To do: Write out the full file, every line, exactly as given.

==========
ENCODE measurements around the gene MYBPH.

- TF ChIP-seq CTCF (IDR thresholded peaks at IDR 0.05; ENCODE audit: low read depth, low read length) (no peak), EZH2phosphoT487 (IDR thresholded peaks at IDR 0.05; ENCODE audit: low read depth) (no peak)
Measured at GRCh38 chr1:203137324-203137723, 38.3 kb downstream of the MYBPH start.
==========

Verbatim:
ENCODE measurements around the gene MYBPH.

- TF ChIP-seq CTCF (IDR thresholded peaks at IDR 0.05; ENCODE audit: low read depth, low read length) (no peak), EZH2phosphoT487 (IDR thresholded peaks at IDR 0.05; ENCODE audit: low read depth) (no peak)
Measured at GRCh38 chr1:203137324-203137723, 38.3 kb downstream of the MYBPH start.